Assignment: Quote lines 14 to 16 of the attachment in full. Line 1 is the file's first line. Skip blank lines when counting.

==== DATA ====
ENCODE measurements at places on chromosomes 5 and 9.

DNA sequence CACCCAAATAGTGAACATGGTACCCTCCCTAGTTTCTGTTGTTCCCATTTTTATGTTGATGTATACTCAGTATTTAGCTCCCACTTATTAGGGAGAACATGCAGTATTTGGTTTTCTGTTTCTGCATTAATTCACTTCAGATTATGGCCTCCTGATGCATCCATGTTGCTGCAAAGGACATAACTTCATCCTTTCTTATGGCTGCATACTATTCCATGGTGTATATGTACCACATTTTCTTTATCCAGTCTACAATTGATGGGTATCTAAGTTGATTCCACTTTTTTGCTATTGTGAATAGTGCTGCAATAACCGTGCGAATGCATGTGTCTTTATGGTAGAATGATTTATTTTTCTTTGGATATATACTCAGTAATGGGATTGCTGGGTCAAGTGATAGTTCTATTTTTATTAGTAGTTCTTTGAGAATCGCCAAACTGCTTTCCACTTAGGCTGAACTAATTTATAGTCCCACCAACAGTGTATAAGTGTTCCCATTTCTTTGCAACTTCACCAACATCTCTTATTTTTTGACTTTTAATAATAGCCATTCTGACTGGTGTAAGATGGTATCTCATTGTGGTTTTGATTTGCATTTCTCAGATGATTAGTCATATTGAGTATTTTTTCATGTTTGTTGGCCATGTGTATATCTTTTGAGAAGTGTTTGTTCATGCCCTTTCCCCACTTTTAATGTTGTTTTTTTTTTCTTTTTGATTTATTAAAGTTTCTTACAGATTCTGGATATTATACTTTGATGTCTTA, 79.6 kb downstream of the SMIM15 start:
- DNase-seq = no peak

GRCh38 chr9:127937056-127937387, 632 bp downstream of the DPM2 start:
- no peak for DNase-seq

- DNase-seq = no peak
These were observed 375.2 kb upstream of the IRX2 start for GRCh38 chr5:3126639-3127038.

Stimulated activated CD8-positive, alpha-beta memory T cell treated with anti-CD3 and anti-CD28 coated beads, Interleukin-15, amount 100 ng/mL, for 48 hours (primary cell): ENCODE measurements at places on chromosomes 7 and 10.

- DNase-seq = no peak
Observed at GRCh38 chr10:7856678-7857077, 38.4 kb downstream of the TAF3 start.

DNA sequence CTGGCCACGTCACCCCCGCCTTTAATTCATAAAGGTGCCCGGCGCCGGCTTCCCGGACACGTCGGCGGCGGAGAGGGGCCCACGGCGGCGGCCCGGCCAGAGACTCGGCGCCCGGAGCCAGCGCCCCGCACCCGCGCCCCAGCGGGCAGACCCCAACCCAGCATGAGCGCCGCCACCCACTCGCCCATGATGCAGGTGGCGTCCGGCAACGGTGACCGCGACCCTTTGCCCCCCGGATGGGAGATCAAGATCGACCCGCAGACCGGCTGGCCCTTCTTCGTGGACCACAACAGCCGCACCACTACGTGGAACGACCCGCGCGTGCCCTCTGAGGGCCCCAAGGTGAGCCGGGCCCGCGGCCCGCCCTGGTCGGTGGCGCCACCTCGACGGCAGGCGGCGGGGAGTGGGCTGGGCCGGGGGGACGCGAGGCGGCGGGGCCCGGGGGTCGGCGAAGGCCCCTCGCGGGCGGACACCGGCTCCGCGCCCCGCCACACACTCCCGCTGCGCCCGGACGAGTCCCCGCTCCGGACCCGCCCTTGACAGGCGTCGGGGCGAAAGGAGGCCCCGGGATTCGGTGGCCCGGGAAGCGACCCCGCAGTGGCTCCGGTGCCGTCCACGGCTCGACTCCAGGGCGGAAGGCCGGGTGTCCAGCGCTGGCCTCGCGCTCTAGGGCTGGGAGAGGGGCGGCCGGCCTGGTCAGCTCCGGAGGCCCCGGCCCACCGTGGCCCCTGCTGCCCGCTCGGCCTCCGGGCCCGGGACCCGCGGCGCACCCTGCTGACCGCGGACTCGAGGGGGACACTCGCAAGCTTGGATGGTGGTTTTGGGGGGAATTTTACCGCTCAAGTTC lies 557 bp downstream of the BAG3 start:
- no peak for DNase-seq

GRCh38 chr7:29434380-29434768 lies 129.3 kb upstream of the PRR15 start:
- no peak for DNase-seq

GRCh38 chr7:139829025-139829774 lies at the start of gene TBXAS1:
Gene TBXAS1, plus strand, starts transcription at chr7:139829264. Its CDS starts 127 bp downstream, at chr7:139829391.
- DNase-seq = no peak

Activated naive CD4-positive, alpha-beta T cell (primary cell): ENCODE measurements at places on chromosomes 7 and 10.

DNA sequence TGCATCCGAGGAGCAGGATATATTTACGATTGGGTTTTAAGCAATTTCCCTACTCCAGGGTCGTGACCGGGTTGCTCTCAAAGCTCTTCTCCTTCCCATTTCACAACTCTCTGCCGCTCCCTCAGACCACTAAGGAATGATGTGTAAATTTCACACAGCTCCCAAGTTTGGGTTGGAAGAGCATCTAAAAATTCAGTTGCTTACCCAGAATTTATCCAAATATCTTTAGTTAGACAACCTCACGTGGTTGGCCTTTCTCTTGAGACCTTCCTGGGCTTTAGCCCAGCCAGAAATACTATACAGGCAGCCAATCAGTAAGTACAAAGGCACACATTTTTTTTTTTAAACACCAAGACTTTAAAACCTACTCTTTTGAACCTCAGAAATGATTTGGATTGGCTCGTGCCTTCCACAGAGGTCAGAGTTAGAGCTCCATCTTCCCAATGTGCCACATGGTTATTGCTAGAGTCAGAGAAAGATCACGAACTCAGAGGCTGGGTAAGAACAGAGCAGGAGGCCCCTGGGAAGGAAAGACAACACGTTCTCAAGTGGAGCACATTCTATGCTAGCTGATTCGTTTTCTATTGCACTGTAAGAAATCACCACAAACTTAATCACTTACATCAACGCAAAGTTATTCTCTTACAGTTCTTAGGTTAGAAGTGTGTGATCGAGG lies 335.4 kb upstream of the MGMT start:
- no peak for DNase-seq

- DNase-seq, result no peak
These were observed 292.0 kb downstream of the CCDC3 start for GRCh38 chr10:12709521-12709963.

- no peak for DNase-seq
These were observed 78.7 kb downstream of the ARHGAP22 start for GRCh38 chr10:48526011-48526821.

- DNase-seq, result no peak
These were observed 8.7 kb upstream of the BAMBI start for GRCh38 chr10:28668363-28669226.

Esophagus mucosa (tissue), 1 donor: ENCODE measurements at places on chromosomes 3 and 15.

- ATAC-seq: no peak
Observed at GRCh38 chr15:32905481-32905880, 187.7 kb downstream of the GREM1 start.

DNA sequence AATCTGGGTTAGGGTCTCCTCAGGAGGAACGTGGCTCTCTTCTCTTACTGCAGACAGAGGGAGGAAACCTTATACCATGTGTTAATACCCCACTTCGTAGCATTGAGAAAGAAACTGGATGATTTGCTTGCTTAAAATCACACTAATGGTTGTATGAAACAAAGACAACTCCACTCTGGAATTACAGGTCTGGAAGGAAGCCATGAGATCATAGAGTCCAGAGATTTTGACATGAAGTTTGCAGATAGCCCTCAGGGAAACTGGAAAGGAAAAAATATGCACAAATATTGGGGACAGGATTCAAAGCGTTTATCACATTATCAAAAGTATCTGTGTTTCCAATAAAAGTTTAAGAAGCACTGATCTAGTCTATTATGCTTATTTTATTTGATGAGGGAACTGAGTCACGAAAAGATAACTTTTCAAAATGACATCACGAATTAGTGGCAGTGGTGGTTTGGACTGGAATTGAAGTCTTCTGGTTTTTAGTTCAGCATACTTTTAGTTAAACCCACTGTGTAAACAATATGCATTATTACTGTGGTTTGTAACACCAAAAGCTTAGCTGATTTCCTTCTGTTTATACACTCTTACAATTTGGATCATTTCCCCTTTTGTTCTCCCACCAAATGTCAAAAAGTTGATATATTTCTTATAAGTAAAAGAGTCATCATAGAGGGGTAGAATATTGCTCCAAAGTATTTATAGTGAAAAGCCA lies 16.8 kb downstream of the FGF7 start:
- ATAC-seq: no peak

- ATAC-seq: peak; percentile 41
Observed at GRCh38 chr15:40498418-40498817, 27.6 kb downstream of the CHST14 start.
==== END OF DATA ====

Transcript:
- no peak for DNase-seq

GRCh38 chr7:139829025-139829774 lies at the start of gene TBXAS1:
Gene TBXAS1, plus strand, starts transcription at chr7:139829264. Its CDS starts 127 bp downstream, at chr7:139829391.